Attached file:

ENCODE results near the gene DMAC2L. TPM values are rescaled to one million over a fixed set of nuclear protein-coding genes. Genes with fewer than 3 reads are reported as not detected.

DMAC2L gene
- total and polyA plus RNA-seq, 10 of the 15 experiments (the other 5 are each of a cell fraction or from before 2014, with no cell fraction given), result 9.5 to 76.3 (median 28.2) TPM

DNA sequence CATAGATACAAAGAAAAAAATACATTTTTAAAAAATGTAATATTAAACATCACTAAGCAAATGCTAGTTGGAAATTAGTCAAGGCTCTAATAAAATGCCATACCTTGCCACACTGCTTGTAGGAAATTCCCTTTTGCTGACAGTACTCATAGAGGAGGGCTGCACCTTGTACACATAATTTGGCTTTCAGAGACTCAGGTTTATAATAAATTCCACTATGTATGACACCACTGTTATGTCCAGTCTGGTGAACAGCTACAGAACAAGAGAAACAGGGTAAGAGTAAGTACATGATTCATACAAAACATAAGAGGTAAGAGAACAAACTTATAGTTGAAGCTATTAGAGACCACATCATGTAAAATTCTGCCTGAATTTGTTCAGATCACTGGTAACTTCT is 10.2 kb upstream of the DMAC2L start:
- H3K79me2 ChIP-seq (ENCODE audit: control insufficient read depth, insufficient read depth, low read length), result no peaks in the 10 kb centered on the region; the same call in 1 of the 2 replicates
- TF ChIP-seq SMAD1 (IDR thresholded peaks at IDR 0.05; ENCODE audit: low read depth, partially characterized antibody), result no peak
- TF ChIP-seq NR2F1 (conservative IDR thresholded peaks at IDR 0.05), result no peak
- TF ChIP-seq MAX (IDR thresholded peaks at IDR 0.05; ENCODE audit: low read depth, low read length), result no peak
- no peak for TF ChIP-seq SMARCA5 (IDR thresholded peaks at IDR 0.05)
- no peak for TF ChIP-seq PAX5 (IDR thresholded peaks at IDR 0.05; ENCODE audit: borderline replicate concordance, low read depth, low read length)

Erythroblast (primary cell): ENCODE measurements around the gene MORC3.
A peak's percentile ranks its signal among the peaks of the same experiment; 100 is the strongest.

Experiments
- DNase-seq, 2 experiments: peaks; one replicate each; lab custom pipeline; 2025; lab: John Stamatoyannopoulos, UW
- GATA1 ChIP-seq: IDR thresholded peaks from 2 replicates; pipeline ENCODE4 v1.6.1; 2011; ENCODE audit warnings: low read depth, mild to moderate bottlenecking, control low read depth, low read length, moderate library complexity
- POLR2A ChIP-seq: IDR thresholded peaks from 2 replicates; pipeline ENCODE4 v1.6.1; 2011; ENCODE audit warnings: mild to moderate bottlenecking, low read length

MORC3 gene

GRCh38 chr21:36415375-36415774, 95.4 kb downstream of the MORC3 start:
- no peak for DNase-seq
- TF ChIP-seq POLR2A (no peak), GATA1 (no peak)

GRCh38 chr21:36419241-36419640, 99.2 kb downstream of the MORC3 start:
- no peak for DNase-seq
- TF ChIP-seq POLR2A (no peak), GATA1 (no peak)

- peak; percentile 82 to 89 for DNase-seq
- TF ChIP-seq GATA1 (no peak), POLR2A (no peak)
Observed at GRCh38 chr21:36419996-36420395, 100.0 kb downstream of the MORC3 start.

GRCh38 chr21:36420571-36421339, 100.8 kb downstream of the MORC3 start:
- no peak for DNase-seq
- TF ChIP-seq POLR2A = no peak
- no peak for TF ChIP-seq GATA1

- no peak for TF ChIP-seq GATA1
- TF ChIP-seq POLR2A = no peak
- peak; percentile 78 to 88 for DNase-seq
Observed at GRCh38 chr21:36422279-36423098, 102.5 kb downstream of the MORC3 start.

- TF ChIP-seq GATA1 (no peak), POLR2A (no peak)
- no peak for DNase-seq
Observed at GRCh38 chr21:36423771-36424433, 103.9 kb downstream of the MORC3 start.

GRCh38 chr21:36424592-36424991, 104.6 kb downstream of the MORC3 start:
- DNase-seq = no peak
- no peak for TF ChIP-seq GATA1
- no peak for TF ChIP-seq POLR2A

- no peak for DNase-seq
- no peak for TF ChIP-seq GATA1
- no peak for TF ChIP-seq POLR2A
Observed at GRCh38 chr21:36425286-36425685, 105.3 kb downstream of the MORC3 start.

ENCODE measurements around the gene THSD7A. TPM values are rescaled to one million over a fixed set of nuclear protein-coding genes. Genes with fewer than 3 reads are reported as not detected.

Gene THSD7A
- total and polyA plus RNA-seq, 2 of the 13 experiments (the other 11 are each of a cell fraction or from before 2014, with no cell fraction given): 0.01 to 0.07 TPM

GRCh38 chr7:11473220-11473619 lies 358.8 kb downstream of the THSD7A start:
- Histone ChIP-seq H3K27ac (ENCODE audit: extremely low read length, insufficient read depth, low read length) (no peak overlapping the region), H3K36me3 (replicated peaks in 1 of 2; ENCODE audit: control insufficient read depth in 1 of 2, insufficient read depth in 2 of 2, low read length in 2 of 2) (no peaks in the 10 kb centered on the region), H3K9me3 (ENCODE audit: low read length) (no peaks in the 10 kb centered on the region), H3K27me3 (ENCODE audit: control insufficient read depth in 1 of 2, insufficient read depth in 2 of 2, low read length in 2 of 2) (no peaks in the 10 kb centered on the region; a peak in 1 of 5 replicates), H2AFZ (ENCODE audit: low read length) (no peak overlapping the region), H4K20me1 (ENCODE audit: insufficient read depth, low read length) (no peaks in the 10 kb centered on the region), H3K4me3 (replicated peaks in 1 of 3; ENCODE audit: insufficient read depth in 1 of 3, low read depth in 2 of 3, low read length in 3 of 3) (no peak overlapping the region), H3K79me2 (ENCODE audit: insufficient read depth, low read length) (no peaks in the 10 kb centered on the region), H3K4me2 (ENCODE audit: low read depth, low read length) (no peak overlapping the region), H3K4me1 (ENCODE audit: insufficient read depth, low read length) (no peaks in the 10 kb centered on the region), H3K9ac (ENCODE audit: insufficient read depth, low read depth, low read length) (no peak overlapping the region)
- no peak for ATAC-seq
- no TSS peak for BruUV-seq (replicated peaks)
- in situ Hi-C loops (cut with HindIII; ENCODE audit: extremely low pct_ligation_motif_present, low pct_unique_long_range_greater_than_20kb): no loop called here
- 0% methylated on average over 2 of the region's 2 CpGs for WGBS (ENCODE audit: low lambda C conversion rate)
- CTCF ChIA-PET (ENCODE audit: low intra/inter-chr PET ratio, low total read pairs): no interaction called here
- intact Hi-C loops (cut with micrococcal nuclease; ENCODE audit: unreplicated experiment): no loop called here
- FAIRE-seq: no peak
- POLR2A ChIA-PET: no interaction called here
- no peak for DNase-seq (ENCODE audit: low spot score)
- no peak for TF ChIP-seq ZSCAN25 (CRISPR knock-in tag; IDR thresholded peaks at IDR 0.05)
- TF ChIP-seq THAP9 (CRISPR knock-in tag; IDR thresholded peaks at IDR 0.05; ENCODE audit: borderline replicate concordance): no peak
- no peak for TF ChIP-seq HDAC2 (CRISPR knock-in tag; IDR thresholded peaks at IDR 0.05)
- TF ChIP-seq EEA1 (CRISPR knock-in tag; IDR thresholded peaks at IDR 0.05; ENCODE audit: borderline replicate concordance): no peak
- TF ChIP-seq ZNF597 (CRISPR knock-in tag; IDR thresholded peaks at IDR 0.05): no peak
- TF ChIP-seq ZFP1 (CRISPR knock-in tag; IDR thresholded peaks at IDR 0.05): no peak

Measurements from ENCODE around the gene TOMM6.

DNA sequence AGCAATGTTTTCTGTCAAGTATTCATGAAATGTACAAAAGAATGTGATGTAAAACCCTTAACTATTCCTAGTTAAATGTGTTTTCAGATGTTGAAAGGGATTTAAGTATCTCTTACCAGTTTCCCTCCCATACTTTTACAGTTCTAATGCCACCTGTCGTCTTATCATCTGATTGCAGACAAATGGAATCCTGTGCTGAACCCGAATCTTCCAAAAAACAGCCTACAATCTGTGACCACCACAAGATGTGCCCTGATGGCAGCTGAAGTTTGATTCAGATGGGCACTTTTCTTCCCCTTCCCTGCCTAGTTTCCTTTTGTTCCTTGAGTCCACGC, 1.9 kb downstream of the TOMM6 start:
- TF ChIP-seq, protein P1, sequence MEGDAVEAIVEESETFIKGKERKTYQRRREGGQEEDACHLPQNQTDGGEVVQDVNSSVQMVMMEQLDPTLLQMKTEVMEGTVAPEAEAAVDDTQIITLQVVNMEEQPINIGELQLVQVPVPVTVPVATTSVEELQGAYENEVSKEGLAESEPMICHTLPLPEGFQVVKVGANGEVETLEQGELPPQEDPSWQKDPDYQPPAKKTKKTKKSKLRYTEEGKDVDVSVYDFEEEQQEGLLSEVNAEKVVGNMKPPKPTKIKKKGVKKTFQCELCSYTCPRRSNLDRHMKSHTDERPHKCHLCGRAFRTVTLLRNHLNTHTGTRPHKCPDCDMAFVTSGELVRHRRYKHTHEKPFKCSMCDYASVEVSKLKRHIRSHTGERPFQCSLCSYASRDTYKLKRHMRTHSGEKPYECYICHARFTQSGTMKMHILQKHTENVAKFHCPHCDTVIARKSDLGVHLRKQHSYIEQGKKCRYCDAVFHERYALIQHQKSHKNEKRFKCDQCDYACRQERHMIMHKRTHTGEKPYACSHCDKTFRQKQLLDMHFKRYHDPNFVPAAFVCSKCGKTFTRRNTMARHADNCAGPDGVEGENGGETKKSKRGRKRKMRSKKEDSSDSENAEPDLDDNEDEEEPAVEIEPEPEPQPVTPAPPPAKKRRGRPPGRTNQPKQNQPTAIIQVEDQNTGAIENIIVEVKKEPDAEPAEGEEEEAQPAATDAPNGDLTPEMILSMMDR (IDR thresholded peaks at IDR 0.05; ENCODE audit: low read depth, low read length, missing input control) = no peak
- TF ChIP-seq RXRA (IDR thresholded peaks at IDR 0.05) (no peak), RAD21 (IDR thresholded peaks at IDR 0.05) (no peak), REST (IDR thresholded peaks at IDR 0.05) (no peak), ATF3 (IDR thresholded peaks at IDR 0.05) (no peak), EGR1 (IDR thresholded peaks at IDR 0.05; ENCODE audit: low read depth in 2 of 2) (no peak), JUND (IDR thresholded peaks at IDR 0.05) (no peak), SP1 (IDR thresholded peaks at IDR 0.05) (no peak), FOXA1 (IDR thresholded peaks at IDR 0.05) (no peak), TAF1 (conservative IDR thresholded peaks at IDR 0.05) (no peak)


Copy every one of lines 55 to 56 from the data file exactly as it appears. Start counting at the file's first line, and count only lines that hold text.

- CTCF ChIA-PET (ENCODE audit: low intra/inter-chr PET ratio, low total read pairs): no interaction called here
- intact Hi-C loops (cut with micrococcal nuclease; ENCODE audit: unreplicated experiment): no loop called here